By the time Get Out hit theaters in the early months of 2017, I was beyond ready to escape Connecticut. I had lived there for more than two years at that point, initially brought there by a partner’s job. I’d had a hard time adjusting, in part because it was difficult for me to process the very particular type of racial tension and discomfort that would often arise in New Haven, where I lived and worked. Racism wears many masks, as do the microaggressions it spawns. In the Midwest—where I came from—the racism was familiar to me. It was easy to point out and easy to avoid — or at least easy to brace myself for if I couldn’t move out of its way.
The racism I encountered in Connecticut was often harder to decipher. The people who performed a type of well-meaning interest in racial justice and liberation were the same people who seemed to be unaware of the Black folks and people of color in their neighborhoods or leading the protests they were taking photos at. The marginalized were almost a mirage: Worth vaguely fighting for, but invisible when in line at the supermarket, or walking on the street, or traversing the maze of an airport.
I saw Get Out at a Connecticut mall on a weekend afternoon. I was alone in the theater, a serendipity that allowed me to be unashamed of my loud laughter at the parts that didn’t warrant loud laughter, wealthy white people fawning over Black figures in a way that was both chilling and, by that point, all too familiar to me. I loved the movie for how I knew what the ending would be long before it arrived — something I resented in other films, but here felt satisfying given its proximity to the life I had been living. As if someone was telling me that my understanding of the world I had come to know was not unique.
The grand trick of racism, even still, is that it can make a person feel as though they are on an island, experiencing something unheard of for the first time. Like no one else could possibly relate. Like if they explained it out loud, they would sound like they were losing their mind. I have a handful of stories like this, as do many of my friends. When we tell them to each other, there is sometimes an urgency lurking under the voice — a sincerity that says the speaker needs to be believed here, if nowhere else.
Jordan Peele began the decade on the doorstep of 30, and ends it with his 41st birthday around the corner. In between, he honed his comic abilities to turn a lens towards horror. In both realms, his vision was to offer political commentary steeped in ideas around race and his identity moving through the world as a biracial person. Peele was raised by his single white mother, and along with his comedic collaborator Keegan-Michael Key — also biracial — they set out to make a sketch comedy show that fully embraced the duality of their identities and what that duality did and didn’t afford them.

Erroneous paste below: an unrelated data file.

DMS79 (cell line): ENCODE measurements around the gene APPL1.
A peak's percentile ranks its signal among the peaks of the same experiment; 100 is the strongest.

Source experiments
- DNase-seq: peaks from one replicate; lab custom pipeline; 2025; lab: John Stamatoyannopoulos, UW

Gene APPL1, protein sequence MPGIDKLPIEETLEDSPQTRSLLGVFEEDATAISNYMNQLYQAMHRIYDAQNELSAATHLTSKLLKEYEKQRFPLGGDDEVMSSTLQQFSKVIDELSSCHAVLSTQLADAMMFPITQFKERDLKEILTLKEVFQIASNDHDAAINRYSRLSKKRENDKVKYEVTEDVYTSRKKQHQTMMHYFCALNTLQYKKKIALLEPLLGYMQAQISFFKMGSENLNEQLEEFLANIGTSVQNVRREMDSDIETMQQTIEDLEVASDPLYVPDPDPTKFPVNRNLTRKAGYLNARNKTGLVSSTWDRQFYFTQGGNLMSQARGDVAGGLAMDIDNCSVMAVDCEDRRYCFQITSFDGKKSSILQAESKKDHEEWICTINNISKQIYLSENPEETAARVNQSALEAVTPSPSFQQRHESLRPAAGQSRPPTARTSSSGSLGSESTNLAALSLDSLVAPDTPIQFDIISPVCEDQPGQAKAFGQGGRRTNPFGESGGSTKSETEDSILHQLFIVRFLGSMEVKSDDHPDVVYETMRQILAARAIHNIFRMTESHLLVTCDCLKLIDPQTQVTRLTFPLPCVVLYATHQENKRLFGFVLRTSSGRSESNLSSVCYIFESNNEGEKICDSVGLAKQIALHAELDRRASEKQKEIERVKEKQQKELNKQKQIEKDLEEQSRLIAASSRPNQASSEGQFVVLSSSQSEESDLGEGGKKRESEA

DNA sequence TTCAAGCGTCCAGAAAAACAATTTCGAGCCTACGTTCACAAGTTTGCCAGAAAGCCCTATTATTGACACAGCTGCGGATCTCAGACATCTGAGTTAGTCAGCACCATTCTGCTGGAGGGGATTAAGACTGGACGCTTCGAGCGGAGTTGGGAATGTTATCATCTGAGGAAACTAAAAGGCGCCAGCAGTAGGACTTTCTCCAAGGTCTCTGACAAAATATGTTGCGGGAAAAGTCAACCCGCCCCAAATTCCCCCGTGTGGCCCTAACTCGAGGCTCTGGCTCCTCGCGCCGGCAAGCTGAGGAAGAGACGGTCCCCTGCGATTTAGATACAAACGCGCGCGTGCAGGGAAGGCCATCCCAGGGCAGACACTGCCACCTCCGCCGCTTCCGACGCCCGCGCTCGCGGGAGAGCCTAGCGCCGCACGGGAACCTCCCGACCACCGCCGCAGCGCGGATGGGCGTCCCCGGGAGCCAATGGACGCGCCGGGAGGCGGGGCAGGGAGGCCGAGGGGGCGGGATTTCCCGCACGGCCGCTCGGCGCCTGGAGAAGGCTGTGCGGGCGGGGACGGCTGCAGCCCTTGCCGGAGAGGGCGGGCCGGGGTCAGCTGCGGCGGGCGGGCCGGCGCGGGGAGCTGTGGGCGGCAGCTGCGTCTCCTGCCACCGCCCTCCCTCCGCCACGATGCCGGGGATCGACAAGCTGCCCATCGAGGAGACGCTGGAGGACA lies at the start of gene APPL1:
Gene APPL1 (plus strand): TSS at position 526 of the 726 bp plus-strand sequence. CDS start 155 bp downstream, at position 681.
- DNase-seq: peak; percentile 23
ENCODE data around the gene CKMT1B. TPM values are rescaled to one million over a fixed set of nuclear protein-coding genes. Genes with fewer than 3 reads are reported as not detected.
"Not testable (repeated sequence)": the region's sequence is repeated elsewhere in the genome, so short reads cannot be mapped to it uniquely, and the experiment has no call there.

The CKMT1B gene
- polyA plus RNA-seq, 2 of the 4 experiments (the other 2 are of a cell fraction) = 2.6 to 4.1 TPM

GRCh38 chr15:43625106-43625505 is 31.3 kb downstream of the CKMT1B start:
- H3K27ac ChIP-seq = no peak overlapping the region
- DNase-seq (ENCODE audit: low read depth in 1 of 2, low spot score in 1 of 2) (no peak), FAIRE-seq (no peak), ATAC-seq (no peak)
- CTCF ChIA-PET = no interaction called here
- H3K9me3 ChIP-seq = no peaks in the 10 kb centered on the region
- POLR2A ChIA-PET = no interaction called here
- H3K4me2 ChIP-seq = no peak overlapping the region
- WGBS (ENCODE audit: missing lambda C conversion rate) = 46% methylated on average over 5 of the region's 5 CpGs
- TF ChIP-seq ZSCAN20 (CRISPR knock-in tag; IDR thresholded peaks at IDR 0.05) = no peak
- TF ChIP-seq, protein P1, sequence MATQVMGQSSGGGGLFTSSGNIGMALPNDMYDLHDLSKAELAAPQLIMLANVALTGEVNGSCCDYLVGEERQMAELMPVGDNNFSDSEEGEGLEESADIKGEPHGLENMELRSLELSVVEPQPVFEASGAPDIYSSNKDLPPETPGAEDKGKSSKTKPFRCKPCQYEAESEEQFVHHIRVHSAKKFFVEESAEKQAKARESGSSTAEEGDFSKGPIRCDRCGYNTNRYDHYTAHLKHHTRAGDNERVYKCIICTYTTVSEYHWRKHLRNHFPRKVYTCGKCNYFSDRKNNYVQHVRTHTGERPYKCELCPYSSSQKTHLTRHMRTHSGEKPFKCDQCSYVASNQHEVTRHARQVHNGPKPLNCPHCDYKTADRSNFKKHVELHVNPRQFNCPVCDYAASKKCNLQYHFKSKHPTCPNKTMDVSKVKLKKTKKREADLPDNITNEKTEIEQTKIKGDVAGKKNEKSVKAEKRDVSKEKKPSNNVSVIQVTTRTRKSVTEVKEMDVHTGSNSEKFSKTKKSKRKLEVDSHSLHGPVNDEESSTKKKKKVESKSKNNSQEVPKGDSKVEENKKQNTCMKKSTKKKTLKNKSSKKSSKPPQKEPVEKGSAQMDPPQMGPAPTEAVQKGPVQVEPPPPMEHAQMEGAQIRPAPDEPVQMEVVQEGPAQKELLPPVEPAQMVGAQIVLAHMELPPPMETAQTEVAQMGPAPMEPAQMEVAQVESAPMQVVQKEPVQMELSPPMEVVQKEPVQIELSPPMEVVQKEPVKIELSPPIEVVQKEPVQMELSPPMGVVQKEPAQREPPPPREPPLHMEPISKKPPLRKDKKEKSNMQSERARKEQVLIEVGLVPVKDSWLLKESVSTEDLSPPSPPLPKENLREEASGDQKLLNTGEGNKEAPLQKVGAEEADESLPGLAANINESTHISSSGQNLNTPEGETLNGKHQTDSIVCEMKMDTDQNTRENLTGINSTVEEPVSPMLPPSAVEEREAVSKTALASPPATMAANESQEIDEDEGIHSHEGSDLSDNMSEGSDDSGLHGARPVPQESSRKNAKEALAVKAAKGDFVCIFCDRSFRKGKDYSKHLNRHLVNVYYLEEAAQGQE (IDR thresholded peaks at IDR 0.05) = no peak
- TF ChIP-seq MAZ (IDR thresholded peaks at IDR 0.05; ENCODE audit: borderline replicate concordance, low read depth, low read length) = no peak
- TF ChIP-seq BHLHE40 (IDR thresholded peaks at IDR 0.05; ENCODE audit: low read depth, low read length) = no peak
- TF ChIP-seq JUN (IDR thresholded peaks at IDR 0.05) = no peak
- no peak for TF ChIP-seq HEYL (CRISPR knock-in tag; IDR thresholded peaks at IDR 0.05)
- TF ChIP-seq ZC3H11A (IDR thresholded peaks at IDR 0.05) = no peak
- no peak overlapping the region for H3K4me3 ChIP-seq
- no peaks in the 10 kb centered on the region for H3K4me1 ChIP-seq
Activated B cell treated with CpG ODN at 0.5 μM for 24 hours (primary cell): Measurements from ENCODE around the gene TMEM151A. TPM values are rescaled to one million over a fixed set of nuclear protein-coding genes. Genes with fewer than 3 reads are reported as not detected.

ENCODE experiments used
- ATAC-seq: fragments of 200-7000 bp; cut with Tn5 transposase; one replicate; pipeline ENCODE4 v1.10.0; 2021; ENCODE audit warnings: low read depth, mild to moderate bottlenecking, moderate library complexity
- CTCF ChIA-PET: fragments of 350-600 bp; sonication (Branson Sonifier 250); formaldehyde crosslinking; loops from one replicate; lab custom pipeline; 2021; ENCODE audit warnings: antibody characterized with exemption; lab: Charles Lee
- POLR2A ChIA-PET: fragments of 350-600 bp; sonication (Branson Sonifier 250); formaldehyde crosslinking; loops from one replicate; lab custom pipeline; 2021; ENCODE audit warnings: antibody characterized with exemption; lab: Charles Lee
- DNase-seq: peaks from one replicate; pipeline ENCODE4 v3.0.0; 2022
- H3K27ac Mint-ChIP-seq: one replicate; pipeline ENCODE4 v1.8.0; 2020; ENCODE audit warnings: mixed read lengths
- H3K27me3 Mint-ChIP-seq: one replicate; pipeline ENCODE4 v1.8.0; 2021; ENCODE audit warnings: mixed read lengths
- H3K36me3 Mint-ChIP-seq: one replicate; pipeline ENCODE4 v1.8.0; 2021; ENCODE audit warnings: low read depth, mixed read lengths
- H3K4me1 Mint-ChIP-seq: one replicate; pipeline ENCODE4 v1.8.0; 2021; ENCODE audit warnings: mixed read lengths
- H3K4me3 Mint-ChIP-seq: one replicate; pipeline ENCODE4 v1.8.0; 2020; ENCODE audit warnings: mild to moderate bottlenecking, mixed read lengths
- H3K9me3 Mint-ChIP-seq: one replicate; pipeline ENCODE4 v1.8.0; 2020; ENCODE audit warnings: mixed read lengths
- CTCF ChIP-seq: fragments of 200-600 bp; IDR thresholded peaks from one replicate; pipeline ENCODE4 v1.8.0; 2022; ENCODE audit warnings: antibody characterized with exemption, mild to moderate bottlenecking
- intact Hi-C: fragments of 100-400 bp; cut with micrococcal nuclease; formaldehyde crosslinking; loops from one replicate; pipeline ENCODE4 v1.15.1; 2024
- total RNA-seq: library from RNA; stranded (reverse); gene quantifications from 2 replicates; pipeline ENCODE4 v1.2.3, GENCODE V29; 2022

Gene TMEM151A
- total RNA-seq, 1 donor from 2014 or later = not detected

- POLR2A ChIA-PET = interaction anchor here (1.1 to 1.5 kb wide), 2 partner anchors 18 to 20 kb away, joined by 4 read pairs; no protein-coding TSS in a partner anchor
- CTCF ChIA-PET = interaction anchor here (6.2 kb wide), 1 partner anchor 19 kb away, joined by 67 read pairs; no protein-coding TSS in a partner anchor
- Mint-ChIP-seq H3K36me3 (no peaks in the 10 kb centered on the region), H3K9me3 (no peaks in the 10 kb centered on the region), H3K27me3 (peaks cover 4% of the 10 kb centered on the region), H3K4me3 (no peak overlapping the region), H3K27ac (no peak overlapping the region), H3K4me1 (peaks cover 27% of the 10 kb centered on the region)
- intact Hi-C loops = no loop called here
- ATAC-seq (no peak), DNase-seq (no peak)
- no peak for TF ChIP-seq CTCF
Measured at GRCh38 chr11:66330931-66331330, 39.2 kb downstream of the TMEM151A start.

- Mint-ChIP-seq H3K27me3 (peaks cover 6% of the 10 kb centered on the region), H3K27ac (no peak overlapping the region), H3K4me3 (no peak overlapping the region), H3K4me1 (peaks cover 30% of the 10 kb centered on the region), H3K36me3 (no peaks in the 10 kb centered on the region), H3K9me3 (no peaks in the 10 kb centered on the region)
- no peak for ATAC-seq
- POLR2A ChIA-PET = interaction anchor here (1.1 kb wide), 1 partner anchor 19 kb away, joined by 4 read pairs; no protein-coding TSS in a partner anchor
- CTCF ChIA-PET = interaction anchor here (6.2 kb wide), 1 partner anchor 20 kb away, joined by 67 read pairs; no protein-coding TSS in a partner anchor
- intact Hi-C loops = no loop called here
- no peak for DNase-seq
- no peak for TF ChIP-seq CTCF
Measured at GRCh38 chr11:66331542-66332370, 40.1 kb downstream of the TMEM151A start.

Through the 54 episodes of Key & Peele, the two created a library of nuance, pieces that maneuvered thoughtfully around topics like racial insecurity and code-switching. Most memorable, at least to the nation at large, was their take on former President Barack Obama’s ability to charm white people and convince Black people of his genuine roots. The duo cashed in on a very specific moment and a very specific type of humor surrounding Obama: The intersection of white people who wanted to view him as a savior, and Black people who wanted to view him as the type of Black person who spoke as some of us spoke. Who played spades the way some of us played spades, and whose playlist included rap some of us listened to. In retrospect, it was a foolish moment — one that, to this day, leads people across many identities to romanticize Obama as someone greater than what he was: The former leader of a powerful empire who, like all former leaders, used his time in office to further the goals of that empire. Still, there was something that Peele understood about being held to two standards, depending on who is doing the looking.
Jordan Peele has given us a decade of looking through the anxieties of belonging and not belonging. Of duality and shapeshifting. There was no logical way for this to end but with his horror obsession.
The distance between comedy and horror is startlingly short, depending on the comedian and depending on the horror they are trying to depict. There have been many points in the long and exhausting series of global political upheavals in my life where nothing has seemed particularly funny — or, at least, the jokes required too much work for me to want to see through the other side. The horrors of 2016 didn’t begin with the presidential election, though the outcome may have strengthened their signal; the year itself felt like a slow-burning and especially violent nightmare. Even though it wasn’t unique to the nation, and even though the nightmare had begun before and still goes on now.